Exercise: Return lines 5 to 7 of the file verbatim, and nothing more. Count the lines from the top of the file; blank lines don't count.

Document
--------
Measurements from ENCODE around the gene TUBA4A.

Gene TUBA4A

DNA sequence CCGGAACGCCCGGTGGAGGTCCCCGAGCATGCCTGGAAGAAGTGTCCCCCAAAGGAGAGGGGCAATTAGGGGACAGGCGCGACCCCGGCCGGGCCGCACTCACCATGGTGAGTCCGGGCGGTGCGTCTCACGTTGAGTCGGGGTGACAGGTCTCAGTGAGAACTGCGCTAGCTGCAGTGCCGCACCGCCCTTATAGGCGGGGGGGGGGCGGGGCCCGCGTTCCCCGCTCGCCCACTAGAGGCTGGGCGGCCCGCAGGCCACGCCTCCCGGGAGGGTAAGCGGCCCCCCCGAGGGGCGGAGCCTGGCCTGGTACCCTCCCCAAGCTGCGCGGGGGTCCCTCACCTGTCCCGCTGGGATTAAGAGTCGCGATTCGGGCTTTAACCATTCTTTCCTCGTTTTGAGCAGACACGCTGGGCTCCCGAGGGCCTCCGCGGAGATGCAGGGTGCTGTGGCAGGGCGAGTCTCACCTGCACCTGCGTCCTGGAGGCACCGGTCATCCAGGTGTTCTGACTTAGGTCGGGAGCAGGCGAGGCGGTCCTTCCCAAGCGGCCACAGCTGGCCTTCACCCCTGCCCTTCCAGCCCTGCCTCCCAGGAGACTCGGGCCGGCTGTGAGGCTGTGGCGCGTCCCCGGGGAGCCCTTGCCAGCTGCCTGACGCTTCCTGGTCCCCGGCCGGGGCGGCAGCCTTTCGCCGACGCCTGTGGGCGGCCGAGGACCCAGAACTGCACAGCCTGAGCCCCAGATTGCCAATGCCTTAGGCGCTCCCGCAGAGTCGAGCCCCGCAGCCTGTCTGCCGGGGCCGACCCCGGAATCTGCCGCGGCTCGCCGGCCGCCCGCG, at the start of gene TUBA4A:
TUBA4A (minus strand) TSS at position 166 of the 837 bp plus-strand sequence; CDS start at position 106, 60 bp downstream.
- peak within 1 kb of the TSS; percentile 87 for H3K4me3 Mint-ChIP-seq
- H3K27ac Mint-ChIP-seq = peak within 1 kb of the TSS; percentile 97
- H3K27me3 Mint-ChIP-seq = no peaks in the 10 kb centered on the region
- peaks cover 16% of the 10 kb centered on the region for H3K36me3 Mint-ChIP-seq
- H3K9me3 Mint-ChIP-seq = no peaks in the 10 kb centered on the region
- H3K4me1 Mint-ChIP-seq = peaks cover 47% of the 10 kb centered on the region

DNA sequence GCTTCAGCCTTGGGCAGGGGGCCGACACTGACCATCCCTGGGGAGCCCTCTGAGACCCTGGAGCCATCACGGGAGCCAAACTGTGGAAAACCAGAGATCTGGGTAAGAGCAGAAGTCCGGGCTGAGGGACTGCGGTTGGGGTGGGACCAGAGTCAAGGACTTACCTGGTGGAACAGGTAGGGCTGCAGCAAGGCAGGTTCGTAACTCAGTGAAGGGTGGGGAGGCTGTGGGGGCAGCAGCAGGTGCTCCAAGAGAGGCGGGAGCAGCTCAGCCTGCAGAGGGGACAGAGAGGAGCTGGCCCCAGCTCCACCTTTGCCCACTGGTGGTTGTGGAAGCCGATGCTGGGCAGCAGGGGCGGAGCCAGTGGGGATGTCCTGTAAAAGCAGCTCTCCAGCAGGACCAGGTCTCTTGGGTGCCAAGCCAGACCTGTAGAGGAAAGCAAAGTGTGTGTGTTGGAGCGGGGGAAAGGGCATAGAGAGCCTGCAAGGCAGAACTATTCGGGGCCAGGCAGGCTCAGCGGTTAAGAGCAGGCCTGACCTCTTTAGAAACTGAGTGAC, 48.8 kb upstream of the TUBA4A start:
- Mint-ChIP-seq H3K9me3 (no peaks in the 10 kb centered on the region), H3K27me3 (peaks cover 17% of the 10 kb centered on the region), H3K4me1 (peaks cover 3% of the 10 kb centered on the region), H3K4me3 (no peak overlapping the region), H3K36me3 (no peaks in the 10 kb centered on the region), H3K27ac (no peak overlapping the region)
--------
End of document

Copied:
- peak within 1 kb of the TSS; percentile 87 for H3K4me3 Mint-ChIP-seq
- H3K27ac Mint-ChIP-seq = peak within 1 kb of the TSS; percentile 97
- H3K27me3 Mint-ChIP-seq = no peaks in the 10 kb centered on the region